I know, I know, the ingredients might be challenge — chicken combs and testicles aren’t the easiest to obtain or to handle for some — this isn’t for the faint of heart. But I will say that this is a wonderful, divine and very special dish with an incredible Florentine history, and I think in today’s context is still extremely relevant as a sustainable and respectful choice for omnivores who care about eating for the planet.
I wrote a lot more about that for my newsletter, which you can see here, but I think it is still the same argument I have been making for the ten years I’ve had this blog — that eating offal is important as a conscientious onminvore, and now more than ever.
And aside from that argument, the other reason you should try this is because it is simply divine. Catherine de’ Medici was so fond of it she almost made herself sick from eating too much of it, the story goes. And in fact the first thing I noticed about this dish that the Florentine Queen of France was so enamoured of, is how incredibly luxurious it tastes — creamy, delicate, melt in the mouth. You could easily imagine it eaten with truffles (as chicken combs were often prepared with in French cooking). This is no peasant dish. This is something special. In Florence today, you’ll be hard pressed to find many restaurants and trattorie serving this historical dish, but one place that is famous for it is Enoteca Pinchiorri, Florence’s only three Michelin star restaurant. So that should give you a hint, too, at what kind of dish we are talking about here.
Below you’ll find the traditional recipe for Cibrèo and a recipe that turns into a stuffing for cappelletti pasta, a dish that was so good my husband Marco was moved to tears!
This refined, classic Florentine dish could be served as antipasto or a main, here the proportions for four would make it a main dish. This recipe is adapted from Paolo Petroni’s Il Libro della Vera Cucina Italiana.
For 4 people
- 1 cockscomb and wattle (the fleshy hanging part under the beak)
- 1 ½ tablespoons of butter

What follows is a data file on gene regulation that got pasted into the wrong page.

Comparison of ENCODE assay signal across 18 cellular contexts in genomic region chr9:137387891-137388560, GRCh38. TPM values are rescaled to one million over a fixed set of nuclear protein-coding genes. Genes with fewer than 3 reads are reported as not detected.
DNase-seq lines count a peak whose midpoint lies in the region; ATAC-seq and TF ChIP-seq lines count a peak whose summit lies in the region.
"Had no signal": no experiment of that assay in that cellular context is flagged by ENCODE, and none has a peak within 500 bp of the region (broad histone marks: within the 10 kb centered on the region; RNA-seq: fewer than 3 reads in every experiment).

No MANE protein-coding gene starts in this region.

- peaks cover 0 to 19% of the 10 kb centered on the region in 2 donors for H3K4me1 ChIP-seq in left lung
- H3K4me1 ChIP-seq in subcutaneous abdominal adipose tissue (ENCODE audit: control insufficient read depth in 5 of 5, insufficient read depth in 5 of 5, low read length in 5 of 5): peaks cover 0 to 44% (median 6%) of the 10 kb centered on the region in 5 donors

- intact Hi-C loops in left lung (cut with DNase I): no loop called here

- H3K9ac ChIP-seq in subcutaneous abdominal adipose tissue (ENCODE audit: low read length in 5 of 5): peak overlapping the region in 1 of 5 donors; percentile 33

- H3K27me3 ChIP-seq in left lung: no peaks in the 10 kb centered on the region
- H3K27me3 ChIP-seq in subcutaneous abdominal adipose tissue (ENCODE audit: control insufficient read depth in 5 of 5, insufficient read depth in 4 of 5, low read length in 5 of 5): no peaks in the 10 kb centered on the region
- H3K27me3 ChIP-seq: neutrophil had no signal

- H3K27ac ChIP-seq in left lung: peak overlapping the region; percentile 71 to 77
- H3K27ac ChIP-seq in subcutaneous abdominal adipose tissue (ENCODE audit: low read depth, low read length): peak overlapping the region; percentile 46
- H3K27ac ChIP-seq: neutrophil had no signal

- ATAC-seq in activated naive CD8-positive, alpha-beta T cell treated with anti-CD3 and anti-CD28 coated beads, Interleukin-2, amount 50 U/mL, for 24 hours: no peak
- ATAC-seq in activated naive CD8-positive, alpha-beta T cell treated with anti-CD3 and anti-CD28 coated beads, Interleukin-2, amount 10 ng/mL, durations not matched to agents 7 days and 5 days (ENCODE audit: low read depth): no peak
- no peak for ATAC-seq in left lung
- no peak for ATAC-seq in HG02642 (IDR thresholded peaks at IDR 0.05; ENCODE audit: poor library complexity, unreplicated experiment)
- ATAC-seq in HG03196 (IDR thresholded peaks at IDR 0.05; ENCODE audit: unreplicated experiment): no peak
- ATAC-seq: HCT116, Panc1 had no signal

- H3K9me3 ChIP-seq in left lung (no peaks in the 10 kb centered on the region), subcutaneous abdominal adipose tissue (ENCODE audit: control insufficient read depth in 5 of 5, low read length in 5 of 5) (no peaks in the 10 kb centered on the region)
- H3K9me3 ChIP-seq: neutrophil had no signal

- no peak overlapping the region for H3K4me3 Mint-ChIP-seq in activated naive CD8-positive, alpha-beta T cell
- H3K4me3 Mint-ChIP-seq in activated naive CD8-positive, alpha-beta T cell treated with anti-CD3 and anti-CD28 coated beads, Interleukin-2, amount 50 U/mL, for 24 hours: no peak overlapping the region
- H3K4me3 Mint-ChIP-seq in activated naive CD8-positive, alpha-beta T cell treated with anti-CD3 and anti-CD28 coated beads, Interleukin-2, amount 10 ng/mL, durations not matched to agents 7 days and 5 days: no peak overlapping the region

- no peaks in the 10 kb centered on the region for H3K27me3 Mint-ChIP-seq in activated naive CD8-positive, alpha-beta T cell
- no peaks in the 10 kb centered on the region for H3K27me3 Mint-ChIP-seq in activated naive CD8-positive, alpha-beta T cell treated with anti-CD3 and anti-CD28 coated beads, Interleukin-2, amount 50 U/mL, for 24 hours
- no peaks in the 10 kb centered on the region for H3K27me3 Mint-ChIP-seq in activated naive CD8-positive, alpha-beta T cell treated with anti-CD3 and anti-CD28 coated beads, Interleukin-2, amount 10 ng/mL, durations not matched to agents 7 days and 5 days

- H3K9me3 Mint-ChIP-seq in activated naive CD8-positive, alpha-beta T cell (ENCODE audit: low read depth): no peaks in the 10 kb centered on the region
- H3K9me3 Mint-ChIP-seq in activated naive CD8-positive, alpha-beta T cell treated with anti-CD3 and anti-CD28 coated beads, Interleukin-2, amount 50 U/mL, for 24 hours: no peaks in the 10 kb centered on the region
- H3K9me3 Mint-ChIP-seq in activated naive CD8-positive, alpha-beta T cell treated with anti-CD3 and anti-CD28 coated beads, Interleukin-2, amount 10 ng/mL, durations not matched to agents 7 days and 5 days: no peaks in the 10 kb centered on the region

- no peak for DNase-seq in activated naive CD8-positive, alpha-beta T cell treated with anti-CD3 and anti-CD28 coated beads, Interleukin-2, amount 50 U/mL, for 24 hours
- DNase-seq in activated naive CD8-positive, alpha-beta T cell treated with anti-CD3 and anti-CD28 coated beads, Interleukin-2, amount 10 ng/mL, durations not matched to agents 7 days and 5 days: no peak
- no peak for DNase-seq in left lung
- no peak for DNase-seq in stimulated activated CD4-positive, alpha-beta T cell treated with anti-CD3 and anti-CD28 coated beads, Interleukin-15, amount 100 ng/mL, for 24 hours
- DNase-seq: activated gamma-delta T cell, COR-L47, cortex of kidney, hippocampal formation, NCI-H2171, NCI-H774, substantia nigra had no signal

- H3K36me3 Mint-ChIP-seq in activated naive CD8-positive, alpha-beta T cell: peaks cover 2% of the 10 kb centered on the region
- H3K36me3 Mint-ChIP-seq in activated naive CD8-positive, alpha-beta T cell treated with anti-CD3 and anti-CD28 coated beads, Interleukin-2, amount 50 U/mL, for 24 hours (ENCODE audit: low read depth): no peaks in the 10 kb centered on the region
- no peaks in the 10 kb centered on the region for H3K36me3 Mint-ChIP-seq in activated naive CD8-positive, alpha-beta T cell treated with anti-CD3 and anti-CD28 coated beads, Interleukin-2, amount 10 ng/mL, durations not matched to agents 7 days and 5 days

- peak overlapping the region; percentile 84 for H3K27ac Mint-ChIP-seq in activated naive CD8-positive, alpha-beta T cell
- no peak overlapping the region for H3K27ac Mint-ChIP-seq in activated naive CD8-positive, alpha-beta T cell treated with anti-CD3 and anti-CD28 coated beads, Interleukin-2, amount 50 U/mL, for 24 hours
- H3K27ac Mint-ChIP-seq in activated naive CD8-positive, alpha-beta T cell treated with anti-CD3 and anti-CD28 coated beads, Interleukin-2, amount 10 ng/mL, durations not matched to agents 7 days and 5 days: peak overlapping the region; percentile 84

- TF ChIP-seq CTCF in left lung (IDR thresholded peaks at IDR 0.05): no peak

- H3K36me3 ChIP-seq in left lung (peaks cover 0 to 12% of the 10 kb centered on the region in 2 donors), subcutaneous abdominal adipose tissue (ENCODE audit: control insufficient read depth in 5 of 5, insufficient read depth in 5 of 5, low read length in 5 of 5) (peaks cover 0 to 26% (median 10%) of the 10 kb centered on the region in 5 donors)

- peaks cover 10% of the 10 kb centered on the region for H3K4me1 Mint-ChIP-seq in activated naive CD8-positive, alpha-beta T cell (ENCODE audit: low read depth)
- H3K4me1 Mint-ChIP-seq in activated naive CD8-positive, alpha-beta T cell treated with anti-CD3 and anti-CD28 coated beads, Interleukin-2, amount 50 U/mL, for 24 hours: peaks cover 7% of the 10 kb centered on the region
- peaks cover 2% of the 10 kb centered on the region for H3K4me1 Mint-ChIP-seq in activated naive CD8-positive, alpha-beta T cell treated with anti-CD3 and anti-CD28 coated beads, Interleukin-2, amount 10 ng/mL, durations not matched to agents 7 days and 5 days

- 2 tablespoons olive oil
- 4-6 leaves of sage
- 1 small onion, finely sliced or chopped
- 60 ml (¼ cup) dry white wine
- 120 grams chicken livers, halved
- flour for dusting
- 70 grams chicken hearts, halved lengthways
- 70 grams chicken testicles
- grating of fresh nutmeg
- 250 ml of stock
- 2 egg yolks
- juice of ½ lemon
Blanch the crest and wattle in boiling water for a minute or two then remove, and when cool enough to handle, scrape off the fine, papery skin, then chop into bite sized pieces.
In a pan, melt the butter with olive oil over low heat and add the sage and onion, cooking until the onion is translucent and softened but not coloured, about 5-7 minutes, then turn up the heat to low-medium, add the crest and wattle, followed by the white wine and cook for 15 minutes.
Dust the livers in flour to cover, then add them together with the hearts and testicles, to the pan. Season with salt, freshly ground pepper and nutmeg and continue cooking for another 15 minutes, adding stock to the pan as you need to keep braising the chicken.
In a small bowl, whisk together the yolks and lemon juice. Add a splash of stock too, then pour it over the pan and stir gently for a minute to allow the yolk to thicken then serve immediately with more freshly ground black pepper and plenty of crusty bread to mop up the sauce.
Cappelletti di cibrèo